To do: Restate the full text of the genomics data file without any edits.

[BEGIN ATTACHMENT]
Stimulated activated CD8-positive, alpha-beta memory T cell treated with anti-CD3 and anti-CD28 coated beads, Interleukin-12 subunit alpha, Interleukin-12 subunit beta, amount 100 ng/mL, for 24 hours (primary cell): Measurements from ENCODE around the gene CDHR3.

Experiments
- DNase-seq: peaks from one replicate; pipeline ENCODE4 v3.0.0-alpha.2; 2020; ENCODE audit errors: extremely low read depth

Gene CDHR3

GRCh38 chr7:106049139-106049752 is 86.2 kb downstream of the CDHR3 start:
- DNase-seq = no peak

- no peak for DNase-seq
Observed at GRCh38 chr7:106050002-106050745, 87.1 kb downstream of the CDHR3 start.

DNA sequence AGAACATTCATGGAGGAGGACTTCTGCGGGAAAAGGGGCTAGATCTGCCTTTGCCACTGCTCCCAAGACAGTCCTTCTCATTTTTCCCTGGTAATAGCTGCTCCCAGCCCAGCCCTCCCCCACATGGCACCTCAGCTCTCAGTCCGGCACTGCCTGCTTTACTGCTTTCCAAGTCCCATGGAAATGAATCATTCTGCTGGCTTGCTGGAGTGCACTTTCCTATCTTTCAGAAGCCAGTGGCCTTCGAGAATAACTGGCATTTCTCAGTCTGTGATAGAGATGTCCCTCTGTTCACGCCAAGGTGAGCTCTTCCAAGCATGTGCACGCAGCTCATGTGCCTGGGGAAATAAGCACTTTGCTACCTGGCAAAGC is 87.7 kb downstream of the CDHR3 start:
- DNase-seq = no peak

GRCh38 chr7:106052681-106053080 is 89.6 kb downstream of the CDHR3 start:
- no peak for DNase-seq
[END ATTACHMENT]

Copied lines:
Stimulated activated CD8-positive, alpha-beta memory T cell treated with anti-CD3 and anti-CD28 coated beads, Interleukin-12 subunit alpha, Interleukin-12 subunit beta, amount 100 ng/mL, for 24 hours (primary cell): Measurements from ENCODE around the gene CDHR3.

Experiments
- DNase-seq: peaks from one replicate; pipeline ENCODE4 v3.0.0-alpha.2; 2020; ENCODE audit errors: extremely low read depth

Gene CDHR3

GRCh38 chr7:106049139-106049752 is 86.2 kb downstream of the CDHR3 start:
- DNase-seq = no peak

- no peak for DNase-seq
Observed at GRCh38 chr7:106050002-106050745, 87.1 kb downstream of the CDHR3 start.

DNA sequence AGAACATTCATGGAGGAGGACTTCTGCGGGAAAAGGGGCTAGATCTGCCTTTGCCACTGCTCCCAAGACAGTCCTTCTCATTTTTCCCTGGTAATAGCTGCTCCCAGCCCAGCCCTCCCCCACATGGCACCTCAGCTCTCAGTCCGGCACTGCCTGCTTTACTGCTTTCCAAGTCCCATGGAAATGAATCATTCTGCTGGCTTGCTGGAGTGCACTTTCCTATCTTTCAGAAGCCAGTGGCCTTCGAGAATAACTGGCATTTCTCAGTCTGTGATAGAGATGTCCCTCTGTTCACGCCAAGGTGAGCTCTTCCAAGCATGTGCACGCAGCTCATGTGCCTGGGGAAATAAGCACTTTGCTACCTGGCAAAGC is 87.7 kb downstream of the CDHR3 start:
- DNase-seq = no peak

GRCh38 chr7:106052681-106053080 is 89.6 kb downstream of the CDHR3 start:
- no peak for DNase-seq